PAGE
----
MADISON — Working in the carpet cleaning business for 18 years has turned Sue LeJoy into a collector, environmentalist and most recently, the owner of a second-hand store.

When people move out of their homes, LeJoy, who owns Cole’s Carpet and Upholstery Cleaning in West Mills, is hired to do full house cleanings, which includes cleaning the carpets, washing the walls and floors and painting if it is needed. She said she is always surprised at how many things people leave behind, and so she started taking them home. She has found Christmas decorations, lamps, luggage, dishes and silverware, among other things.

“People throw out everything. I’m someone that cares about the environment, and I started accumulating some really nice stuff,” said LeJoy, 54, of West Mills.

Her collection, which for years was contained to her garage and friends’ garages, has now moved to a new store in Madison, where LeJoy said she hopes to resell most of what she has collected in an effort to encourage recycling.

The motto of the West Side store on Madison Avenue is “customer,” a rough acronym that LeJoy said stands for Cool Used Stuff TO Make people Reuse and Recycle.

“I’m trying to do a service to the community and save the landfills. A lot of this stuff honestly would just get thrown out,” she said.

Reuse is valued by many Maine residents, but there is little tracking of materials that are exchanged, according to a 2011 report by the Maine Department of Environmental Protection. The materials are exchanged through nationally established or local reuse stores, yard sales or long-standing traditions like passing down clothing between relatives, which the department also lists as a form of reuse.

The report estimates that about 725,577 households in Maine each reuse an average of 100 pounds of products each year. This adds up to about 36,200 tons or two percent of Maine’s recycling.

Victor Horton, executive director of the Maine Resource Recovery Association, an organization that promotes recycling and other environmentally friendly solid waste disposal practices, said that many charities and municipalities have stores that run on missions similar to West Side that are called swap shops, although they most often run on donations. LeJoy said that she will accept a limited number of donations but mostly rely on her carpet cleaning finds and searches of abandoned storage units for new sales.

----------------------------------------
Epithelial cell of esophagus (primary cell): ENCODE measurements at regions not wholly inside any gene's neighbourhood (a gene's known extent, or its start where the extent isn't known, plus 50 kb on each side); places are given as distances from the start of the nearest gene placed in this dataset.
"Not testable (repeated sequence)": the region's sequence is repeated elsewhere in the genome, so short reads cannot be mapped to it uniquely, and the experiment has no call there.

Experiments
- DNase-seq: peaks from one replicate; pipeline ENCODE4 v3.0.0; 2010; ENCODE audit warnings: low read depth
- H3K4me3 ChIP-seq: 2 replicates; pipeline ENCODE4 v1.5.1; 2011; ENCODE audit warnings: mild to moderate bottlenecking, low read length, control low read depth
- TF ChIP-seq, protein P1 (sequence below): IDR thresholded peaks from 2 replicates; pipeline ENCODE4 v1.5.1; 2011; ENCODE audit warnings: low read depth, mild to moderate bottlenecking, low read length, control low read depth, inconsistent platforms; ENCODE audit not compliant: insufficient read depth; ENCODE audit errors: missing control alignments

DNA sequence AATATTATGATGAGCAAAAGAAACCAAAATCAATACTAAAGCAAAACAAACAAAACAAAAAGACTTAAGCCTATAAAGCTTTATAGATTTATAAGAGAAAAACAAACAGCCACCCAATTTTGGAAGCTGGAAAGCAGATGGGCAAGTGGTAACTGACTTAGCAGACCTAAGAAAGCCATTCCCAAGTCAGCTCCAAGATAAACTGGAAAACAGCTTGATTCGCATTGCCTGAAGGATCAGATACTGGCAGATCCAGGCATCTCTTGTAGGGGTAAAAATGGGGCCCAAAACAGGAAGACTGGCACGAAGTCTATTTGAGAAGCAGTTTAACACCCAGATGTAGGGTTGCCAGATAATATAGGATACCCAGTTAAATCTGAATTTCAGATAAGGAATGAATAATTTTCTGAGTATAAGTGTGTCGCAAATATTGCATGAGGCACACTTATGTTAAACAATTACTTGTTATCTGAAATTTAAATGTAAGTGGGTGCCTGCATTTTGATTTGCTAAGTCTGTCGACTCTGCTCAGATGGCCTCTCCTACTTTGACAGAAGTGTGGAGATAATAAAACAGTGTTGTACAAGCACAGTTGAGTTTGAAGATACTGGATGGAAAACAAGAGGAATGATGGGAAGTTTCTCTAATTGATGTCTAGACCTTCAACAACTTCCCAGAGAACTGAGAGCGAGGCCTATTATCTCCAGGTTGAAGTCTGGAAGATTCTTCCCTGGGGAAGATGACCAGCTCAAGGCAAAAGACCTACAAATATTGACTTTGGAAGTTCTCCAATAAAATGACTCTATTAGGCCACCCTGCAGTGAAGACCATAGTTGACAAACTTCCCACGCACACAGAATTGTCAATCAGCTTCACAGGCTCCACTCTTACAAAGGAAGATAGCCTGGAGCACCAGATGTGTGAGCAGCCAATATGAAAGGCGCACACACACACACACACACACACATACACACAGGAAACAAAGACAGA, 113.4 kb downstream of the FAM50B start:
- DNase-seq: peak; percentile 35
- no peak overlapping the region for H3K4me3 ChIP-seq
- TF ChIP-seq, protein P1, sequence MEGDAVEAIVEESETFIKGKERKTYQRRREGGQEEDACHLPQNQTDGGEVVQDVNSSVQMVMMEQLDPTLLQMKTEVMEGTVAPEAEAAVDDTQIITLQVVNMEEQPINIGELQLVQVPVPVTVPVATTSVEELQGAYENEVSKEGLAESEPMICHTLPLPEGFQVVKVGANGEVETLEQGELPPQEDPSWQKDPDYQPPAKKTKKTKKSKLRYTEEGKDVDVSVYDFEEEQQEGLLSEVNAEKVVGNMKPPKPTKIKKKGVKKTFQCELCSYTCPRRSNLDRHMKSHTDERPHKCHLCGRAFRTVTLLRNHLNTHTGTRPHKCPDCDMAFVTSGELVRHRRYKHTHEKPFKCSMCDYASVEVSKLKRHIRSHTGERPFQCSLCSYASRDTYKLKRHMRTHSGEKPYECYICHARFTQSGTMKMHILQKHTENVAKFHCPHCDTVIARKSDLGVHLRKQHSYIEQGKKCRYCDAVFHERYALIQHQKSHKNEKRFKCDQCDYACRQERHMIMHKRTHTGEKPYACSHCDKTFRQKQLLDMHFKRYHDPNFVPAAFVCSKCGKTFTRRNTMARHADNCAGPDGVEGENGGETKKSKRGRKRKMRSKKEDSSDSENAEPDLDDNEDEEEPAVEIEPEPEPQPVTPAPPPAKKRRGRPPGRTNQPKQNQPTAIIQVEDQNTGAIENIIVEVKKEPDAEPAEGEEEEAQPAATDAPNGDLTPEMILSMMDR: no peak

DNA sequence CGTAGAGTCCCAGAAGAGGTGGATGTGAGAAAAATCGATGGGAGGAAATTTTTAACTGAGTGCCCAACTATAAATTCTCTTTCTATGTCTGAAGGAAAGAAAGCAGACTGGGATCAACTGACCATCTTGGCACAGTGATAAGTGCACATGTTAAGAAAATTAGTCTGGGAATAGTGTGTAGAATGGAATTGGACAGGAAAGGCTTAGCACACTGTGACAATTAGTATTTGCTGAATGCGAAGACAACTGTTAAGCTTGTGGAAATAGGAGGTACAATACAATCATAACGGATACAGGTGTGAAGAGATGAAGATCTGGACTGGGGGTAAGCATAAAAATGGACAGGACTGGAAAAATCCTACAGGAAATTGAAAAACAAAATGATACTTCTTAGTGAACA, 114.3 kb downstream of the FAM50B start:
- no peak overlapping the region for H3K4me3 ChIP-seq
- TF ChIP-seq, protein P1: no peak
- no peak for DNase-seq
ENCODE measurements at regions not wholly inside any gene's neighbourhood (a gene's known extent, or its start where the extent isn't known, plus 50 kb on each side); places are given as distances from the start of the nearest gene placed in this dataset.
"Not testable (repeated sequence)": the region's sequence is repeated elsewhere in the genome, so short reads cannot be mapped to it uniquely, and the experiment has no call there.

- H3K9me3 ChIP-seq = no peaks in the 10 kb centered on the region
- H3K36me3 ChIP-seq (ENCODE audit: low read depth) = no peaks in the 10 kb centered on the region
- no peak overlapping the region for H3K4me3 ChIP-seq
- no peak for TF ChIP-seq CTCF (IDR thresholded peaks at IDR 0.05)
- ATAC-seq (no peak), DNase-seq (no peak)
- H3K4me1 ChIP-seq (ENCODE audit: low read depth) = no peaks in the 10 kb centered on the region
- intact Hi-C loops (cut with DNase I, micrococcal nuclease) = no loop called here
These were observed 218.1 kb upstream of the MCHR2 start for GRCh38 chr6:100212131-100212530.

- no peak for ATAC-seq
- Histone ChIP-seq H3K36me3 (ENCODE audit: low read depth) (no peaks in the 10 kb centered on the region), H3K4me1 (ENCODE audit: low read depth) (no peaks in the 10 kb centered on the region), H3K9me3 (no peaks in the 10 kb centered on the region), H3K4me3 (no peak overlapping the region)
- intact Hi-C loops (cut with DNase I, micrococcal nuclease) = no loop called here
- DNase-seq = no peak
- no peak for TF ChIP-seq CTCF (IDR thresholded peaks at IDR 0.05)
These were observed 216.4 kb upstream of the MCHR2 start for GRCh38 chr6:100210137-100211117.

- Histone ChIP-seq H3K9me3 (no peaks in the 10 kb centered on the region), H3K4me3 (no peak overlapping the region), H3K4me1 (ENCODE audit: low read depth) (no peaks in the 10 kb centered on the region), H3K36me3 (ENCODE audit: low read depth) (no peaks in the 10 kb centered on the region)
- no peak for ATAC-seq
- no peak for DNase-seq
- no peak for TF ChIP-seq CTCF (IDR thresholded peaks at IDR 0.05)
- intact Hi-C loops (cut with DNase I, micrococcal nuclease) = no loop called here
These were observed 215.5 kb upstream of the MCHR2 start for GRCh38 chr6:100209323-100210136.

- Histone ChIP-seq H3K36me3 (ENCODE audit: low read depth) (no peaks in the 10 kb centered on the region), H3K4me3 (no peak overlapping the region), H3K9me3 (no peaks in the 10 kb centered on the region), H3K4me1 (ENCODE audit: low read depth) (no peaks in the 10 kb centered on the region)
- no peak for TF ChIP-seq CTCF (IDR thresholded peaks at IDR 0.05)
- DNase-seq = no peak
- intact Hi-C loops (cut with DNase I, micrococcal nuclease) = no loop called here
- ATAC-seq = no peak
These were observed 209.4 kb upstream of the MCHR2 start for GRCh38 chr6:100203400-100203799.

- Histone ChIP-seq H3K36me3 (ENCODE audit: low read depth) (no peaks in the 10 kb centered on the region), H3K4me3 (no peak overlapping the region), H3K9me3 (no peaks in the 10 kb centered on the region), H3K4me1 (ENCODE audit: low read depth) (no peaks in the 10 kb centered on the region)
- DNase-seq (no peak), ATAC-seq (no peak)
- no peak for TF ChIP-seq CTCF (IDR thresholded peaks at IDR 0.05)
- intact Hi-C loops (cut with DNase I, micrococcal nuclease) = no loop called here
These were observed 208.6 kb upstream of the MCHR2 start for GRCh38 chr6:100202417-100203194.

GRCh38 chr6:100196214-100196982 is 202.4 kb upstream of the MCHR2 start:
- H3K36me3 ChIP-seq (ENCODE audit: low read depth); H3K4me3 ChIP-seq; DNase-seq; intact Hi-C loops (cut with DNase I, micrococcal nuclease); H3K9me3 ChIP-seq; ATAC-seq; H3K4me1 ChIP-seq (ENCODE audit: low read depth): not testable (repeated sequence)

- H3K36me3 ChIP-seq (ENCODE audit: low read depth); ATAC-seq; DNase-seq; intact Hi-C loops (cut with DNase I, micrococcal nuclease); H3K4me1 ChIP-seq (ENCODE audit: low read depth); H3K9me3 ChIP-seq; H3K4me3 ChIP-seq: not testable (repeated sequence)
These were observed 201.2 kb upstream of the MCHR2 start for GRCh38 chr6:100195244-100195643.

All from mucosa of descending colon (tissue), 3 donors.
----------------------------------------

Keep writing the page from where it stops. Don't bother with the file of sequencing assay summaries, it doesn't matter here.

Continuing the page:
Collectively, Horton said he believes stores such as West Side can make an impact on reducing solid waste. There is also a benefit to the consumer or swap shop shopper, he said.

“It’s often cheaper. You might not necessarily find an antique but it’s a good place to try a new activity. For example, finding a pair of skis if you have never skied before and want to try it,” he said.

About 1.7 million tons of municipal waste was generated in Maine in 2011, the most recent data available from the state Department of Environmental Protection, according to spokeswoman Jessamine Logan.

About 368,774 tons of that ended up in in-state landfills, according to a department report.

Logan said that the department supports businesses that divert waste from landfills.

LeJoy said she has about five busloads of things to sell at the West Side building. The spot, a former plumbing supply warehouse, is the building of her dreams, she said because it is big enough to drive into.

LeJoy said she tries not to hoard too much in her own home, but has kept a few items over the years, including a set of dishes with bears and deer on them and a collection of early 20th century hardcover books with embossed covers.

She is also the former owner of a store by the same name in West Farmington that she ran from 2009 to 2011. That store, which had a similar vision but was in a tiny two-story house, closed because the owner wanted to convert the building back to a home.

She said she never thought about opening second-hand stores before, but that the business perfectly complements carpet cleaning and that she hopes people are able to find joy out of what she sees as a win-win situation — sending customers home with something they can reuse and minimizing landfill waste.

“People are pretty happy when they find a little gem. Especially those that don’t have a lot of money, I think it satisfies them,” she said.

Rachel Ohm — 612-2368
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